• Yeah, gratitude is awesome… but does it really affect your brain at the biological level? Yup.

     

    You know what the antidepressant Wellbutrin does? Boosts the neurotransmitter dopamine. So does gratitude.

  • Know what Prozac does? Boosts the neurotransmitter serotonin. So does gratitude.

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  • As Nobel Prize winning psychologist Daniel Kahneman has said:

     

    Nothing in life is as important as you think it is while you are thinking about it.

  • Harvard happiness expert Daniel Gilbert shows that a wandering mind is not a happy mind:

     

    People spend 46.9 percent of their waking hours thinking about something other than what they’re doing, and this mind-wandering typically makes them unhappy… “Mind-wandering is an excellent predictor of people’s happiness,” Killingsworth says. “In fact, how often our minds leave the present and where they tend to go is a better predictor of our happiness than the activities in which we are engaged.”… Time-lag analyses conducted by the researchers suggested that their subjects’ mind-wandering was generally the cause, not the consequence, of their unhappiness.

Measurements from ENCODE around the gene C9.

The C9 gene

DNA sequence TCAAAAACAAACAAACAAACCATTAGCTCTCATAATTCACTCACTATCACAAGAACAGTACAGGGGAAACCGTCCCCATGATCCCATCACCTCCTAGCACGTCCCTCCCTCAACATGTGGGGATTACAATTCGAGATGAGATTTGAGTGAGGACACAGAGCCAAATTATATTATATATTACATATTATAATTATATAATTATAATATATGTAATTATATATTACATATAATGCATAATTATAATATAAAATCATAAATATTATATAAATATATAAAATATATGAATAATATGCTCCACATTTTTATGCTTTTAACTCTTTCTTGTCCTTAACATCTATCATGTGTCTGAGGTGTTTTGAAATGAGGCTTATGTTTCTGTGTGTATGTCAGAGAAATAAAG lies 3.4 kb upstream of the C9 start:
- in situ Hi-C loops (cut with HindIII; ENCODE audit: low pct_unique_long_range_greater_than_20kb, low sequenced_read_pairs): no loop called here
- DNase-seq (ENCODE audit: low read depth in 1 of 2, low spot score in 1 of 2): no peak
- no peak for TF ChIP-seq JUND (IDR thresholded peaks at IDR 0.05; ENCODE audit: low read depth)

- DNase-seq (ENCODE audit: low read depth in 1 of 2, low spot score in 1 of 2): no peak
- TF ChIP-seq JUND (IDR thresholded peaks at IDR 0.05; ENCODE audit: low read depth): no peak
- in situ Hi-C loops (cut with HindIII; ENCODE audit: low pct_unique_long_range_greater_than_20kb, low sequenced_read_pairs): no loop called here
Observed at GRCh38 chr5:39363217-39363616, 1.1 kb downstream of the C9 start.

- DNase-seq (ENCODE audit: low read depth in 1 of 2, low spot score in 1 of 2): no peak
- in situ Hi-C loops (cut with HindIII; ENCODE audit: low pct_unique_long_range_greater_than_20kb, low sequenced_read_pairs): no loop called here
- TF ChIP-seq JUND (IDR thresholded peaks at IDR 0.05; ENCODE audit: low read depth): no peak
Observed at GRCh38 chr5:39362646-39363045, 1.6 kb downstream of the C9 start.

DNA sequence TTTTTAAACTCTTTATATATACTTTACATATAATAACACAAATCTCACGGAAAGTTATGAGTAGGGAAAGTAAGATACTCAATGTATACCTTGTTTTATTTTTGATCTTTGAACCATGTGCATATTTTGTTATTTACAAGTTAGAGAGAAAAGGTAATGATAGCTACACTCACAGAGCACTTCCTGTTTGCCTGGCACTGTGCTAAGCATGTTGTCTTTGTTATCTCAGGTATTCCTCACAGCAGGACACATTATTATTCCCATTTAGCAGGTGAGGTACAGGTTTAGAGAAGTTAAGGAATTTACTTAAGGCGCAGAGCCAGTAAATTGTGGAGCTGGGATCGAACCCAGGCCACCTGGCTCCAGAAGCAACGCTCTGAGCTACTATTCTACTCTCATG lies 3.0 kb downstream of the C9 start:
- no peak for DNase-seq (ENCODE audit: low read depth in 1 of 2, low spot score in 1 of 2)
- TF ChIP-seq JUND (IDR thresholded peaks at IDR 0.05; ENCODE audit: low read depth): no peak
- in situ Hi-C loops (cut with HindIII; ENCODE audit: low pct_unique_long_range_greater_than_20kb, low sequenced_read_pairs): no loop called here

• I think one of the issues that we have is that we don’t necessarily recognize that a thought is just a thought. We have a certain thought, we take it to heart, we build a future on it, we think, “This is the only thing I’ll ever feel”, “I’m an angry person and I always will be”, “I’m going to be alone for the rest of my life”, and that process happens pretty quickly.

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  • As I hinted in a prior post, Trump isn’t just changing politics. He is changing our understanding of reality by brushing aside the illusion that humans use reason to make important decisions.
  • In other words, I see that Trump is bringing a flamethrower to a stick fight, but most of you only see a stick in his hand and a lot of random, rude behavior. I can tell you with certainty that none of it is random. 

    Prediction is easy once you see the flamethrower.